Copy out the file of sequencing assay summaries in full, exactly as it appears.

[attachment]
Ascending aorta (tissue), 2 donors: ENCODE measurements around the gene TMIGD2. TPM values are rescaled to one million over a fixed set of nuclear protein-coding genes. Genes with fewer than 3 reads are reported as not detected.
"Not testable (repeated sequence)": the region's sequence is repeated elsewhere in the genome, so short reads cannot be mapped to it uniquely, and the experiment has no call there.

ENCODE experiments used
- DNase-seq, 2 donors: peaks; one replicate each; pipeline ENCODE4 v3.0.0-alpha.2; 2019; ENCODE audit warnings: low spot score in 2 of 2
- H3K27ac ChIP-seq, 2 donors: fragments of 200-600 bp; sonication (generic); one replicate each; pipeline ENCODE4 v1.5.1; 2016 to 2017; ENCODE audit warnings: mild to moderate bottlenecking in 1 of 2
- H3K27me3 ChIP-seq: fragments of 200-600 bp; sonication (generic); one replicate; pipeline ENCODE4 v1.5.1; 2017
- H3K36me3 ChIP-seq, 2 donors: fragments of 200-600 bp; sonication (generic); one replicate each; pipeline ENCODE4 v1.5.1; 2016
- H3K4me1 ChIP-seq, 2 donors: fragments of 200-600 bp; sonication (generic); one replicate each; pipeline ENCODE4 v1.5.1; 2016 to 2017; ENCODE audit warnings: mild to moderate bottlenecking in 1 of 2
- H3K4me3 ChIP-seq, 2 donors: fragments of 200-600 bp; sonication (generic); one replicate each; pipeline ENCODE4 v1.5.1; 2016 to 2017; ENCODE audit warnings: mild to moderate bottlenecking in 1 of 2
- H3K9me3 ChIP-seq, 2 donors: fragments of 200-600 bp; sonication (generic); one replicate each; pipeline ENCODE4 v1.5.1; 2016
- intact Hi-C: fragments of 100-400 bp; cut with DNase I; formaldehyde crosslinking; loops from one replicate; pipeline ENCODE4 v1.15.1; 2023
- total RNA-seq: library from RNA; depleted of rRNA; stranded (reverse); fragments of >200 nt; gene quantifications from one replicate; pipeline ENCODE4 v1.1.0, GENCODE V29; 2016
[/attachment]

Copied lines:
Ascending aorta (tissue), 2 donors: ENCODE measurements around the gene TMIGD2. TPM values are rescaled to one million over a fixed set of nuclear protein-coding genes. Genes with fewer than 3 reads are reported as not detected.
"Not testable (repeated sequence)": the region's sequence is repeated elsewhere in the genome, so short reads cannot be mapped to it uniquely, and the experiment has no call there.

ENCODE experiments used
- DNase-seq, 2 donors: peaks; one replicate each; pipeline ENCODE4 v3.0.0-alpha.2; 2019; ENCODE audit warnings: low spot score in 2 of 2
- H3K27ac ChIP-seq, 2 donors: fragments of 200-600 bp; sonication (generic); one replicate each; pipeline ENCODE4 v1.5.1; 2016 to 2017; ENCODE audit warnings: mild to moderate bottlenecking in 1 of 2
- H3K27me3 ChIP-seq: fragments of 200-600 bp; sonication (generic); one replicate; pipeline ENCODE4 v1.5.1; 2017
- H3K36me3 ChIP-seq, 2 donors: fragments of 200-600 bp; sonication (generic); one replicate each; pipeline ENCODE4 v1.5.1; 2016
- H3K4me1 ChIP-seq, 2 donors: fragments of 200-600 bp; sonication (generic); one replicate each; pipeline ENCODE4 v1.5.1; 2016 to 2017; ENCODE audit warnings: mild to moderate bottlenecking in 1 of 2
- H3K4me3 ChIP-seq, 2 donors: fragments of 200-600 bp; sonication (generic); one replicate each; pipeline ENCODE4 v1.5.1; 2016 to 2017; ENCODE audit warnings: mild to moderate bottlenecking in 1 of 2
- H3K9me3 ChIP-seq, 2 donors: fragments of 200-600 bp; sonication (generic); one replicate each; pipeline ENCODE4 v1.5.1; 2016
- intact Hi-C: fragments of 100-400 bp; cut with DNase I; formaldehyde crosslinking; loops from one replicate; pipeline ENCODE4 v1.15.1; 2023
- total RNA-seq: library from RNA; depleted of rRNA; stranded (reverse); fragments of >200 nt; gene quantifications from one replicate; pipeline ENCODE4 v1.1.0, GENCODE V29; 2016